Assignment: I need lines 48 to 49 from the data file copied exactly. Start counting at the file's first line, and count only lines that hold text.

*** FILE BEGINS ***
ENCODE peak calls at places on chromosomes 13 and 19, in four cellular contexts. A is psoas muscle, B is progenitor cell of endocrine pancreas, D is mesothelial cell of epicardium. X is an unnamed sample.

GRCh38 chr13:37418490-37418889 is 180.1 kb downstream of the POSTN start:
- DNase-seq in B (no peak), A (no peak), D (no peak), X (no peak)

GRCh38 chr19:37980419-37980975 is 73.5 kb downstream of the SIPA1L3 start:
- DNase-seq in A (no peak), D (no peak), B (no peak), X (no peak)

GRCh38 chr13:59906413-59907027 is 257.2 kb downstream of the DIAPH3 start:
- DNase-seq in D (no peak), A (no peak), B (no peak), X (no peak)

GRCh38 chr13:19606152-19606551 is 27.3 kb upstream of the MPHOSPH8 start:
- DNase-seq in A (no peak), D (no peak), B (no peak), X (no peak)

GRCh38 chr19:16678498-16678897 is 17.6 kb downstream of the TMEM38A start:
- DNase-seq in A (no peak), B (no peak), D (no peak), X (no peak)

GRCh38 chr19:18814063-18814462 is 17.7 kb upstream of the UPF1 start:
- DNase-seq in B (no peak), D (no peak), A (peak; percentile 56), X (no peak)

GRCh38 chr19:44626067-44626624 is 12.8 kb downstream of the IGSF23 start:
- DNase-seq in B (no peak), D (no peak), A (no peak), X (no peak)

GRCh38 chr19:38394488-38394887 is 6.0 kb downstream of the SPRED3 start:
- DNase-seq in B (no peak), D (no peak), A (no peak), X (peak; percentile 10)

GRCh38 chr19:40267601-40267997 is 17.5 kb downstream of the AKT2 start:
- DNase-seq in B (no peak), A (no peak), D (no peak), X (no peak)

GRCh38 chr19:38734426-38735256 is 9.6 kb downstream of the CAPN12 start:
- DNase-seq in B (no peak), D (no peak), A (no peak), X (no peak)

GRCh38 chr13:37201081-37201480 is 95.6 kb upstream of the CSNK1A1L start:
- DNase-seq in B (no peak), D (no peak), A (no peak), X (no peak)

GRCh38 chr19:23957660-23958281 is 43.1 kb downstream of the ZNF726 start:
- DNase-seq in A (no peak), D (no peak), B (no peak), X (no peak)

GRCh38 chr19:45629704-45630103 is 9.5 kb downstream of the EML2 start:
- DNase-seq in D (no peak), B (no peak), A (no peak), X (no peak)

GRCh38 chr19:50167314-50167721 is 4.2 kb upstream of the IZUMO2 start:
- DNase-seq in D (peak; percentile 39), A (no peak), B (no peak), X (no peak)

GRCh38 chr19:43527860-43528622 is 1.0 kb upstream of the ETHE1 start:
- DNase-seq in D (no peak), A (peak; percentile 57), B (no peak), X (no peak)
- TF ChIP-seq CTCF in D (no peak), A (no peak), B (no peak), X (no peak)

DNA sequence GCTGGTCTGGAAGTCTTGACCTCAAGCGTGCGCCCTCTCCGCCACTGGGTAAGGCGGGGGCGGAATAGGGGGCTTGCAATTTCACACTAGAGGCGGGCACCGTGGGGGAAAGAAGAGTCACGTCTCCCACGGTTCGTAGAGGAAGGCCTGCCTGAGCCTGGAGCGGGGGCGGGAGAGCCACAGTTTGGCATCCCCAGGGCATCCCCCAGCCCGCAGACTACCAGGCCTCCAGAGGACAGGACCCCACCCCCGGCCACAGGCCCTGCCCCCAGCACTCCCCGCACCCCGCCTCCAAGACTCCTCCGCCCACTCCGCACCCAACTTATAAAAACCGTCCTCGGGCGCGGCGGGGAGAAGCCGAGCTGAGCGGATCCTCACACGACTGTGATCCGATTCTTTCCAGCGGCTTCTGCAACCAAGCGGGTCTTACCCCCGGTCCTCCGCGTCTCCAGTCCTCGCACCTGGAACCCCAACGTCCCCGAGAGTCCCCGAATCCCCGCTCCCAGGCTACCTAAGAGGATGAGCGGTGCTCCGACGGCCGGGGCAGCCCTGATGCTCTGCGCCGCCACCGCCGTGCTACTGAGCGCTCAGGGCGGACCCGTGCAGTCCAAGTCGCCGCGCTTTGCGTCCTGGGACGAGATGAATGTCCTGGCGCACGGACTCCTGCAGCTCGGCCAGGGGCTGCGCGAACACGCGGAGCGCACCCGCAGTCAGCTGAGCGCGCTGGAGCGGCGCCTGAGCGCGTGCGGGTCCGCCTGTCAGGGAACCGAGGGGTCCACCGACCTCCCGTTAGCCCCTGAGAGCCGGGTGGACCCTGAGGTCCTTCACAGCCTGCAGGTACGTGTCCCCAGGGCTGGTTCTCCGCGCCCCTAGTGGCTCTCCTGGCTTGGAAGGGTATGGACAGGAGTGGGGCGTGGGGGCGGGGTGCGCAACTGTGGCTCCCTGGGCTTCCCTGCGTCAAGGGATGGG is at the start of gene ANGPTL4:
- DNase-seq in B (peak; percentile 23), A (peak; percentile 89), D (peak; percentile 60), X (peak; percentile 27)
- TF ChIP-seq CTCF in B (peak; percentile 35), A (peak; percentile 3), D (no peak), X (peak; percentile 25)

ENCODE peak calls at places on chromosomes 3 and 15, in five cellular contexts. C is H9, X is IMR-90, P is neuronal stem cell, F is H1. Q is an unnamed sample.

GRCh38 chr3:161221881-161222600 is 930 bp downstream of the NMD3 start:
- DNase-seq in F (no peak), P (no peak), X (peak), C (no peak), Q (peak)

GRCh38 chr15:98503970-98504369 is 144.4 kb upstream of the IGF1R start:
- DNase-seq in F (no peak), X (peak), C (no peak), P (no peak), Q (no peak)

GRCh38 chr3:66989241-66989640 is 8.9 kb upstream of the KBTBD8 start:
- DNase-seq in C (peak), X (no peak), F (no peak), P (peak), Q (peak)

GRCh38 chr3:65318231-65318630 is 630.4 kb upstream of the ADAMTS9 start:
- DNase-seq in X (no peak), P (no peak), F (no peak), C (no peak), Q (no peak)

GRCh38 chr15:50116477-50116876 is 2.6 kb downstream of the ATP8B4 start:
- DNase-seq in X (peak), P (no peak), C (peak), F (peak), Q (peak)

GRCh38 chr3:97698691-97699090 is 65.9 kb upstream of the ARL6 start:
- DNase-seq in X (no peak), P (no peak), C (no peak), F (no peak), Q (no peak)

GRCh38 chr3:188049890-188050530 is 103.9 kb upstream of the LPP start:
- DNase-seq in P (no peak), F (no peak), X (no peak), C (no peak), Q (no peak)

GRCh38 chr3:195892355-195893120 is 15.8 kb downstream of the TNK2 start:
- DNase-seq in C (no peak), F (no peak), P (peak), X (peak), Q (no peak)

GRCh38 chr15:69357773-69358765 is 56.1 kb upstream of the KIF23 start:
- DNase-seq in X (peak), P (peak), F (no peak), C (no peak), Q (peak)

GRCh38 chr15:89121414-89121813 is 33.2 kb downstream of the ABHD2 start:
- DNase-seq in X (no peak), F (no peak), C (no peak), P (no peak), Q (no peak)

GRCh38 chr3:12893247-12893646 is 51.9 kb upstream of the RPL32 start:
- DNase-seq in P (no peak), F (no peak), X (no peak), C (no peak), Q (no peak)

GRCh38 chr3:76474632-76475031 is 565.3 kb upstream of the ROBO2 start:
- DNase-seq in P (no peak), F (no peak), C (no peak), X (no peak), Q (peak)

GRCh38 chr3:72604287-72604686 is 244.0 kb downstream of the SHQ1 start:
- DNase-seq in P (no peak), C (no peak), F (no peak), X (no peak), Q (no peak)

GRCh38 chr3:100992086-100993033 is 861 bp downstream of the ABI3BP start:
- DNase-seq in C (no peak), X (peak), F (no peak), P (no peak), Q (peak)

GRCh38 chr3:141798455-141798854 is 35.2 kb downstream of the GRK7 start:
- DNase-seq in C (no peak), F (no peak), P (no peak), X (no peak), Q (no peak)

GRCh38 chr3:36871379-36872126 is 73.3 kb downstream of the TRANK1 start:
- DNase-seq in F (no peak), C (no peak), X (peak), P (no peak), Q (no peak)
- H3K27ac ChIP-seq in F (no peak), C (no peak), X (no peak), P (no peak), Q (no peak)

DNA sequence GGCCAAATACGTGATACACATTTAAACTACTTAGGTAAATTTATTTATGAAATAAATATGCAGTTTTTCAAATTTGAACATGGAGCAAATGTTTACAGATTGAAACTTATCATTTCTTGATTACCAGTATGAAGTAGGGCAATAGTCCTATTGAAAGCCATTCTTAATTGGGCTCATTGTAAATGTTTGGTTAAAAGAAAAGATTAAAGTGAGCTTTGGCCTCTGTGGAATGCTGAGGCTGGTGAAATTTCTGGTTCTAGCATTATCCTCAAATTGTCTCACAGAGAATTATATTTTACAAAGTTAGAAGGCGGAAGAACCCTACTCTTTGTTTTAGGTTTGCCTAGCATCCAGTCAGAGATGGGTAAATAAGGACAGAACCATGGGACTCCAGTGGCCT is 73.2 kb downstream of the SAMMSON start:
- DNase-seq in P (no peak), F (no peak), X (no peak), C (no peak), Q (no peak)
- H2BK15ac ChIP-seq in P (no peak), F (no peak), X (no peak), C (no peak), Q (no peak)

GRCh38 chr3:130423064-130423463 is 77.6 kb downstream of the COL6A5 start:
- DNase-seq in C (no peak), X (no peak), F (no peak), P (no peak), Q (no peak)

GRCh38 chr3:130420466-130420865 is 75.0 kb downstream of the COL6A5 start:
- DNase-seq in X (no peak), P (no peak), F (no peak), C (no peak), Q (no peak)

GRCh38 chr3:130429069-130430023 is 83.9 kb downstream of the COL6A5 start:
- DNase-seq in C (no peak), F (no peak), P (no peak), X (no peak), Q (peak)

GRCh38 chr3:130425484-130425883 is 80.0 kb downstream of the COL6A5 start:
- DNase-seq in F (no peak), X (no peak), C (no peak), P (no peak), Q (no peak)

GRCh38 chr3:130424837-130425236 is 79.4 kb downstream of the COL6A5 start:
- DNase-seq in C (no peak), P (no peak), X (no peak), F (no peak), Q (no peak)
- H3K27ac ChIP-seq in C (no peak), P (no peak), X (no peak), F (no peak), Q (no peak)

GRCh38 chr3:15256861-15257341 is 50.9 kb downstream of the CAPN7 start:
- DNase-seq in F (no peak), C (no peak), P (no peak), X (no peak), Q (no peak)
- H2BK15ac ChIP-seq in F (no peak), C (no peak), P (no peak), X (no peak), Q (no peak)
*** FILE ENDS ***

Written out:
- DNase-seq in X (no peak), P (no peak), C (no peak), F (no peak), Q (no peak)

GRCh38 chr3:188049890-188050530 is 103.9 kb upstream of the LPP start: